Vocational education masquerading as civics won't get us there. And, I might add, without corporate investment in onsight training, without workplace reorganization, without more federally sponsored research in civilian technologies, and without government investment in our crumbling infrastructure, including our school houses, your mightiest efforts in the schools you govern will not return America to world-class competitiveness. I'll tell you why.
There are three fundamental premises in business's concern about education and its indictment of our schools. They are: (1) that the nation's job needs are becoming increasingly high-skilled, (2) that poorly educated workers filling these highskilled jobs are unable to compete with better educated workers in Japan and Germany, and (3) that business is spending billions on basic skills training, and cannot be expected to do more. Workforce preparation must be up to the schools.
All three are wrong.
Let's first look at business's premise that the nation's job needs are becoming increasingly high-skilled. Three researchers from Stanford recently spent months observing workers right here, in the high-technology world of Silicon Valley. They visited computer and telecommunication companies billed as "the vanguard of the new, competitive American firm," businesses who are competing with the Japanese and Germans, and are winning. Did they find these high-skilled jobs we have heard so much about? No, they found the same old mundane jobs of yore with some fancy equipment and some new buttons to punch. "We did not observe any skill requirement that could not be achieved with a solid eighth grade education," the Stanford study concluded.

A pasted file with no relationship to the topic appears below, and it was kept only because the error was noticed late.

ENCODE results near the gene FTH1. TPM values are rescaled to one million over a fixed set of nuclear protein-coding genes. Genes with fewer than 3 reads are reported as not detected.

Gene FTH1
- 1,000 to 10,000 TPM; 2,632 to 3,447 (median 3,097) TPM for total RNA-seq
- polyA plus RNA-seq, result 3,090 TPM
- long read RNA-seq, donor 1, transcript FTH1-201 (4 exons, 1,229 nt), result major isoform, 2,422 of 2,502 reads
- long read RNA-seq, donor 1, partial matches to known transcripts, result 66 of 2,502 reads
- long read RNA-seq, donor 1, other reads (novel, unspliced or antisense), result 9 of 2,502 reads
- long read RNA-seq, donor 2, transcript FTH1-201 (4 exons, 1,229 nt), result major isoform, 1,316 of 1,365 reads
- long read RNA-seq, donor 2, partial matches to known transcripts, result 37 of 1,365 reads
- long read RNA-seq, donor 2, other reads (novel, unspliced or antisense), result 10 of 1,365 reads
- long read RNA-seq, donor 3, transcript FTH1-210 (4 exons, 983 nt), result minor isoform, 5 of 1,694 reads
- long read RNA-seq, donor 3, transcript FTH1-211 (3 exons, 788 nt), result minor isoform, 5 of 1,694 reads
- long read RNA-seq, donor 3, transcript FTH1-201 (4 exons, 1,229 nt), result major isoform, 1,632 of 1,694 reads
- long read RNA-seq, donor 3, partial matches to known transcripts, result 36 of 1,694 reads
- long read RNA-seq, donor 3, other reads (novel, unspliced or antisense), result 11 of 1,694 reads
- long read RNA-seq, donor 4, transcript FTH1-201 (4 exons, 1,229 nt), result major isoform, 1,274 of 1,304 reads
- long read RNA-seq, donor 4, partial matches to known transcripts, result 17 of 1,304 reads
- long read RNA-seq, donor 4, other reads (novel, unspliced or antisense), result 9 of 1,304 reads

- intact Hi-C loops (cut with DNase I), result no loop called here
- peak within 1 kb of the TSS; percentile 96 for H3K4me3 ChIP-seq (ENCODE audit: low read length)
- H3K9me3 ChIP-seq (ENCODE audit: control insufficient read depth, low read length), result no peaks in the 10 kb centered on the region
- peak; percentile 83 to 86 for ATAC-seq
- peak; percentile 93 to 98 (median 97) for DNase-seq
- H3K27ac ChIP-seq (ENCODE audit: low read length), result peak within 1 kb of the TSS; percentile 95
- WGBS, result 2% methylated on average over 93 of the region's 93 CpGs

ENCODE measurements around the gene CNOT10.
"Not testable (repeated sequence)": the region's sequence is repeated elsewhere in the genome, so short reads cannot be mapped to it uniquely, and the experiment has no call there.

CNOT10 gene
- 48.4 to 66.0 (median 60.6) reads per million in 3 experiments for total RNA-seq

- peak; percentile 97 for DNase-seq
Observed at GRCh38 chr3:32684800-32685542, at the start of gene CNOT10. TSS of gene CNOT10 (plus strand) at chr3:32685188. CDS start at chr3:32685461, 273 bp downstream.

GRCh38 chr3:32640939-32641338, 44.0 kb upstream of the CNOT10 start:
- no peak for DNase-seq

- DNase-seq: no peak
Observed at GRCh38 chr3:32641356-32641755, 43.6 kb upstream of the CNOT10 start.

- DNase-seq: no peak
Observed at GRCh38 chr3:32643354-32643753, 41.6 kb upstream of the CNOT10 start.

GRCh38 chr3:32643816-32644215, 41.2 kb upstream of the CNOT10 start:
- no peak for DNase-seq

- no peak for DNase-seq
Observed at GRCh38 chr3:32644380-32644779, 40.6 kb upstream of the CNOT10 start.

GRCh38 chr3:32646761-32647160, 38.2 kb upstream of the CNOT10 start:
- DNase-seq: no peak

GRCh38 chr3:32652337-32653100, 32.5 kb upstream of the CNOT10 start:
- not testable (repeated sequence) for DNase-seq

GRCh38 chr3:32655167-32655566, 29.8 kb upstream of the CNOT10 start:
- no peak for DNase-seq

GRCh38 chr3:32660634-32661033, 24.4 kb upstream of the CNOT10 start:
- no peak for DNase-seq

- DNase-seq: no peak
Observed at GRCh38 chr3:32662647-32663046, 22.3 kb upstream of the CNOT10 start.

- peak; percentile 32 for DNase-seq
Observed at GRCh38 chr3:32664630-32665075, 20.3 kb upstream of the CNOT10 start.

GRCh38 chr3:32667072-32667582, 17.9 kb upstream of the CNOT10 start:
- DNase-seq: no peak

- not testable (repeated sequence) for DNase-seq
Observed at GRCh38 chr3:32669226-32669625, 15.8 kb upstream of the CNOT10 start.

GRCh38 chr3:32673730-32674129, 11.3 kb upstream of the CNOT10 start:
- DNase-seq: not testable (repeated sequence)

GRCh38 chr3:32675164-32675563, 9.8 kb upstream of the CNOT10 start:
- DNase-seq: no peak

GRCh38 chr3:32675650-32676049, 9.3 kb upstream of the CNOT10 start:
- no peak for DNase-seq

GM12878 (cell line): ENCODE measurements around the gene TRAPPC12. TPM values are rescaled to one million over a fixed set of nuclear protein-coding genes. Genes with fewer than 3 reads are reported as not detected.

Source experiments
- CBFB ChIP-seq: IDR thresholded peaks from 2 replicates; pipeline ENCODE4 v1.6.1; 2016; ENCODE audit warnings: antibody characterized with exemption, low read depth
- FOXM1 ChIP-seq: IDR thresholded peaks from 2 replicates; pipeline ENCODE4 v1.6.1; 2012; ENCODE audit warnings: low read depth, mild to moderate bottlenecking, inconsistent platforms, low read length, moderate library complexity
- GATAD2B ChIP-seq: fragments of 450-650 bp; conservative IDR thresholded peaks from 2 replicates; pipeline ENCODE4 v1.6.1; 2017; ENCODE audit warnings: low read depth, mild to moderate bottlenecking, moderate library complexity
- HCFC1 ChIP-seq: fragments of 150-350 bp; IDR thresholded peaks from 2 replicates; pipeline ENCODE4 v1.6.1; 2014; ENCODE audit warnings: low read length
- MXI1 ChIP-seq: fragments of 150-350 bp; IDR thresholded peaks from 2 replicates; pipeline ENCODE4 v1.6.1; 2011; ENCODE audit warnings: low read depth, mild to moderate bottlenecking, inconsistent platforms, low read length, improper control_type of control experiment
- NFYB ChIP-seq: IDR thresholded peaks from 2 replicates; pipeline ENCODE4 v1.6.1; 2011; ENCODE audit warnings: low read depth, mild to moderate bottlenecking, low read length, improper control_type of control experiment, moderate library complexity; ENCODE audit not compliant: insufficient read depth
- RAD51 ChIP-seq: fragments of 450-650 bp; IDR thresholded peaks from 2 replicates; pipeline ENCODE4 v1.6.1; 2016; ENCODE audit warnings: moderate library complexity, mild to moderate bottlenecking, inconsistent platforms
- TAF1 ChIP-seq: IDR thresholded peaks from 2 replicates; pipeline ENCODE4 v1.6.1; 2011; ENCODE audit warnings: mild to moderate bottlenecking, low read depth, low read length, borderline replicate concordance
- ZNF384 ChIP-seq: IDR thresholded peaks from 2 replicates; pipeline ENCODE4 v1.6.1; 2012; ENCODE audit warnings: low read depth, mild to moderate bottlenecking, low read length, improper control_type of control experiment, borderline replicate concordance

In fact, the Economic Policy Institute in Washington has discovered that the upgrading of skills required at work will necessitate a total of .04 extra years of schooling over the next ten years. That's about 7 days. One and a half extra days a year should do the trick nicely, a do-able prescription, I would think. See, now aren't you all feeling better already?
You know, we hear over and over again that students must attain higher skills because lower skilled jobs are disappearing. And I'm not denying that. It's at least half true. Low-skilled jobs are disappearing. Wages for unskilled workers have fallen dramatically over the past decade, by as much as 25 percent for workers with no college education. A lot of the jobs those Stanford researchers studied just two years ago are now in Singapore, Malaysia, and Thailand. Those brawny guys without the brains just aren't needed anymore. But let's not kid ourselves. For every loading dock job lost, do you really believe a computer programmer's job is created? For every assemblyline position shipped to Singapore, is a new slot opened at Apple for yet another vice president of marketing?